The VW GTI is a hot hatch legend. My first experience with the GTI came in college in 1985, with a friend that had a first generation model that we would drive all over on the twisty roads in Rockland County, New York. Like the Civic Si, the GTI is a level above the standard VW Golf models but below the less common “R” models.
The GTI is stealthy and doesn’t stand out as much as the Civic Si does. Even though it has more aggressive aero and exhaust and larger wheels and tires, it doesn’t look that much different overall than the standard Golf model but has significantly better performance.
Powering the GTI is a 2.0-liter turbocharged four-cylinder motor that produces 228hp and 258 lb-ft. of torque, which takes it from 0-60mph in around 5.7 seconds – almost a full second quicker than the Civic Si. Our test car had VW’s optional DSG dual-clutch automatic transmission ($800), but a 6-speed manual transmission is still standard equipment on this car.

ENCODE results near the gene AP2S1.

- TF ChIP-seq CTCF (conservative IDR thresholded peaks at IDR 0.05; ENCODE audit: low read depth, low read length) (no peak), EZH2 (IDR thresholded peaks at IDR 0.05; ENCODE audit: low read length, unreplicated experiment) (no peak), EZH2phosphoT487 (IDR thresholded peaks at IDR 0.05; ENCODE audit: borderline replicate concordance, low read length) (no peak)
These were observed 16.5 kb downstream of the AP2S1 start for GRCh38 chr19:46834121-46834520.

The GTI comes in three different flavors that add different levels of options. The base S model starts at $28,695, the mid-level SE is $32,665 and the top of the line Autobahn edition is $36,945. The Autobahn edition that we drove features, among other things, adaptive shocks and summer performance tires that improve handling.
The GTI has a much more austere feeling in the cockpit than the Civic Si, though that could be a good thing depending on your tastes.
The leather seats that are part of the Autobahn package are firm but comfortable, and I like the flat-bottom steering wheel and the analog gauges. It was an “old school” feel to it, but everything feels right. It doesn’t have as much storage nooks as the Civic Si but is very practical with the classic hatch design.